2. 2. Doctrinally, Paul as well as other New Testament writers seem to focus on revolutionizing the attitudes of both slaves and masters to reflect the inward change wrought by the Holy Spirit in the believer’s life. It would be through this spiritual change that slaves as well as masters would revolutionize the rubric of master/slave relationship (see Philemon). Lastly, first century extra-biblical writings as well as Scripture seem to indicate that the idea of slavery was not as repulsive to Christians but rather was just part of life. Clearly, in his letters Paul repeatedly identified himself (as well as others) as a slave of Jesus Christ. In such instances, Paul did not distance himself from slavery but embraced it as a driving force in his life. He reasoned that the relationship between himself and Christ was one of Master/servant, and it was for the better. As Peter noted, God does not show favoritism (Acts 10:34), thus the unity of Christians together in harmony. It would be this Christian unity and the belief that regardless of one’s station in life that all are created equal before God that would lead to the abolishment of slavery in the modern era. As we read Ephesians 6:5-9, we must be careful how we approach this passage and apply it to contemporary society. It must be noted that in our society we need to see the master/servant rubric more in line with the employer/employee relationship. Nowhere is the theology of this passage needed more than in the modern workplace. As an employer/employee, each of us is faced with the truths of this passage just as were the firstcentury recipients. It is not scripturally right to neither abuse workers nor shirk work responsibilities. The core theological values which Paul addressed are as relevant today as they were 2000 years ago. When we think of ―work‖ and who we work for, we often think of our own present circumstances. While our tasks might be redundantly repetitive or exhilaratingly exciting, it is not the job itself which is a means to an end. Rather, we Christians work as if laboring for Jesus Christ Himself. He is the one who has providentially placed us where we are and given us the tasks at hand. It is interesting to note that the Lord chose Bezalel son of Uri and Oholiab son of Ahisamach (Ex. 31:1-11) to oversee the design and implementation of the tabernacle. Two ordinary men, yet chosen by God for an extraordinary task. Paul noted in Colossians 3:23 that whatever we do, we are to do it enthusiastically as something done for the Lord. Likewise in 1 Thessalonians 5:12 Paul admonished the Thessalonians church to continue to respect those who worked hard among them. As we labor we can face the tasks as either drudgery or opportunities to be pleasing to the Lord. When we see the word, slaves in the New Testament, we probably have a number of reactions, all of which need to be critically examined in light of practices during the first century AD. If we examine the parables of Jesus, we see a commentary on the position of 2|Page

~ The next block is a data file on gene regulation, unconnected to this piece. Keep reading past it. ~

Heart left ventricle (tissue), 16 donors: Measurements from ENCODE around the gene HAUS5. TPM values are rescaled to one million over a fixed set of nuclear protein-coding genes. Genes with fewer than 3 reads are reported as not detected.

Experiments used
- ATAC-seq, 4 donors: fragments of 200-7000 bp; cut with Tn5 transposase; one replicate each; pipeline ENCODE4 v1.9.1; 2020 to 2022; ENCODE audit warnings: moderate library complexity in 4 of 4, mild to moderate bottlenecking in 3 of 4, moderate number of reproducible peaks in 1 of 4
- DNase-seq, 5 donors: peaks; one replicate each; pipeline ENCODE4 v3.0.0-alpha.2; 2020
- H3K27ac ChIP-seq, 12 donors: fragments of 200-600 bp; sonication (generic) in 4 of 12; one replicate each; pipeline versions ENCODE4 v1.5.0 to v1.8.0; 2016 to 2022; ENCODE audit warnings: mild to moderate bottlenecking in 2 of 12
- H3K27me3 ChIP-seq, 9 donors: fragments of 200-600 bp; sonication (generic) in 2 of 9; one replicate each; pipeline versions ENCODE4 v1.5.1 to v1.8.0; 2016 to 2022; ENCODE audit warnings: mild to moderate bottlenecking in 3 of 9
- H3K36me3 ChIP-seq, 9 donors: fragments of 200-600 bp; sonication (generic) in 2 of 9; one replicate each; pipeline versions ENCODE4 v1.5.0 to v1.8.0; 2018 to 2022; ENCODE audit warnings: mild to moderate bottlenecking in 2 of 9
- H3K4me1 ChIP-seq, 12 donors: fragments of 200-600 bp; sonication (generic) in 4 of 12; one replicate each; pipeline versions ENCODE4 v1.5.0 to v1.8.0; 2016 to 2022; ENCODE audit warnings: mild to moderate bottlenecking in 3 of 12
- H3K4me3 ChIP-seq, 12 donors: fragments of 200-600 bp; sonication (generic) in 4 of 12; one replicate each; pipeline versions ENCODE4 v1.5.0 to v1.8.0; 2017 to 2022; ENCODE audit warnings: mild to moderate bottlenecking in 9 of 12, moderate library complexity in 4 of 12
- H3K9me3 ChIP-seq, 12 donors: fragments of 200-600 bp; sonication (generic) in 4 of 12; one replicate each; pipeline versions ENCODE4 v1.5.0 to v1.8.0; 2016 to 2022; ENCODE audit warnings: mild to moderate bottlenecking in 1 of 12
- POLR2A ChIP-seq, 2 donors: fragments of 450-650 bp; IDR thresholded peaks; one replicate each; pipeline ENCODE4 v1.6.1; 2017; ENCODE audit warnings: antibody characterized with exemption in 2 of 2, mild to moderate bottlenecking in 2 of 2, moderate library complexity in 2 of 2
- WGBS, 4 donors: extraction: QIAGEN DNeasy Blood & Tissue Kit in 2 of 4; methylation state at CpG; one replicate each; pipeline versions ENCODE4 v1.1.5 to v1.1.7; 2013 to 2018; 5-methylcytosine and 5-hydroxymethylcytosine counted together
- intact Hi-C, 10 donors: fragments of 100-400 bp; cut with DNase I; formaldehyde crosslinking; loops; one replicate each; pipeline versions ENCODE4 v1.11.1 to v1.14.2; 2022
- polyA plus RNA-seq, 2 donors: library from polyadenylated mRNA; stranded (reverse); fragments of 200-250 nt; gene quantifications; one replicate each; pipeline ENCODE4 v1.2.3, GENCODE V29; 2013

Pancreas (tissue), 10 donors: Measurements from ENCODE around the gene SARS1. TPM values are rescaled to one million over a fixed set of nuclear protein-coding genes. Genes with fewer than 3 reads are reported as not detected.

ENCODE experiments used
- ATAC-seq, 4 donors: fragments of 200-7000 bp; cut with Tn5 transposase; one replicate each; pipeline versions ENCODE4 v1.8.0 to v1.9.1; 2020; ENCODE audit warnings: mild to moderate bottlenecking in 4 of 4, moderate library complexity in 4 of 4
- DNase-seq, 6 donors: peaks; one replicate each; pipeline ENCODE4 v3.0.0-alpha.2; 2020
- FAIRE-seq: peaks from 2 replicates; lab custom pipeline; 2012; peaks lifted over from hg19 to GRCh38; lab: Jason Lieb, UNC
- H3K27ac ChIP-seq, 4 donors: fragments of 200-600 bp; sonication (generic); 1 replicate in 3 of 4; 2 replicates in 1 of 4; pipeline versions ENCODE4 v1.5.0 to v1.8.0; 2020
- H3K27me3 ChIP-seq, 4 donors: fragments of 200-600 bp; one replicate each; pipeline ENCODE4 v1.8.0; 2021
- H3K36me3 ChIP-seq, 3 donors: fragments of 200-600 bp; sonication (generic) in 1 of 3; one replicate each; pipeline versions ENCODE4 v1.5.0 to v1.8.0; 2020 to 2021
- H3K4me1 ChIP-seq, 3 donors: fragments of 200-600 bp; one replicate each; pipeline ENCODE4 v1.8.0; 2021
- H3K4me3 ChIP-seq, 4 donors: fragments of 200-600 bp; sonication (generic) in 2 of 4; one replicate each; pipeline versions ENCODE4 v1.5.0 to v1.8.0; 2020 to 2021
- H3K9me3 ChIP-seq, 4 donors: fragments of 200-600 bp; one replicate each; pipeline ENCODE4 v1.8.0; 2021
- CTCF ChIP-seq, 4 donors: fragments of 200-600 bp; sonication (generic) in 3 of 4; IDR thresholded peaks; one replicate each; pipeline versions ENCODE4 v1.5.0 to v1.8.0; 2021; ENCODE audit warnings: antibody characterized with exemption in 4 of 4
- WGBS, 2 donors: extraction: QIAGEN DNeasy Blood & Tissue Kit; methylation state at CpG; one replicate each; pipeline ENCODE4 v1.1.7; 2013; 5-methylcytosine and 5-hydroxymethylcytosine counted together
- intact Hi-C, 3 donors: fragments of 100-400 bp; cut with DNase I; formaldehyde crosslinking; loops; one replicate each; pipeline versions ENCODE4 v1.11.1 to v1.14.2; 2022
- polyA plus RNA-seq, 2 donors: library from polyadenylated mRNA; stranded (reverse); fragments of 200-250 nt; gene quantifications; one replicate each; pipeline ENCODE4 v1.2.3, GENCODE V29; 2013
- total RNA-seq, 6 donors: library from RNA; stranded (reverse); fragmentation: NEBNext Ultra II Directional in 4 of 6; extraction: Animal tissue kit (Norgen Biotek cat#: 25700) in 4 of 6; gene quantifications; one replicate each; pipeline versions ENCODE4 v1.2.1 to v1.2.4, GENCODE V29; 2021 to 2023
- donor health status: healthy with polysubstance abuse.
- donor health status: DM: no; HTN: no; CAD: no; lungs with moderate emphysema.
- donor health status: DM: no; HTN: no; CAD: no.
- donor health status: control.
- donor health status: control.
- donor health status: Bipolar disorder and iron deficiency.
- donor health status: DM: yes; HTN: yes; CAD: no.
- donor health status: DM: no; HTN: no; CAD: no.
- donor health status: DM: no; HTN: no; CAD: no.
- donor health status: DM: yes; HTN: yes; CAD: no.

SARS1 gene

3. 3. slaves in New Testament society. For example, in Matthew 24:45-47 we see the slave put in charge of not only the master’s home but also other slaves as well as all possessions. Clearly this type of service is not what some have associated with the term ―slavery‖ in modern society. Likewise the slave owes his master complete submissiveness and sworn loyalty (Matt. 8:9). At issue in the New Testament is the power the master has over the slave. If the slave did well and was honest and forthright, then it was within the power of the master to reward the slave (Matt. 18:27). However, if the slave was wicked and did evil, then the master could mete out punishment (v. 34; 25:30). We need to acknowledge that slavery did exist. However, we need to see this passage in light of being obedient in what we are called to do for God. By this we are not expressly speaking of ministry (although ministers must labor as strong and worthy servants of God) but of ordinary people, chosen by God, for extraordinary tasks! Paul began Ephesians 6:5 with a direct address to slaves to obey (literally to keep on obeying) their earthly masters. The central thesis of this verse is essentially to keep on being obedient in what you are doing—your work is an offering to Christ. The verse notes that servants are to obey those over them with fear and trembling. The phrase is a favorite of Paul’s and is used throughout his letters (1 Cor. 2:3; 2 Cor. 7:15; Phil. 2:12 all use the same Greek words in the same order). However, the concept is not unique to Paul. In fact, the idea can be found throughout both the Old and New Testaments. In the Old Testament the concept is found often in Wisdom literature (Job 4:14; Pss. 2:11; 55:5). The Gospels have the concept that often denotes a person who is wholeheartedly seeking Christ (Mark 5:33). The concept of fear and trembling emphasizes the servant’s relationship to the master. It is a proper obedience which often is seen in biblical literature as sincerity of your heart or a singleness of heart or a unity of purpose. A core concept in Pauline literature is the idea of heart, cardiac, as the driving force behind the human being. It is with the heart that servants are to obey their masters. The heart in New Testament literature is often seen as the seat of physical, spiritual, and mental life. It is an all-inclusive sense. In the Christian, it reflects being rightly related to Christ. Yet, the heart cannot be tamed by man himself, for it is fallen by nature and is the seat of human will and decisions. The heart directs humanity in how we make moral choices or engage in immoral vices. Paul, therefore, instructed servants to obey their masters (with heartfelt fear and trembling) as they would obey Christ. This connotes integrity and a singleness of purpose that can only come through a redeemed relationship with God! Be careful to note that Paul did not say that the servants were to see their masters as Christ Himself, nor were they to give allegiance that is due Christ to their earthly masters. Rather, as they worked at their earthly jobs, they were to do so as if they were working for Christ Himself. 3|Page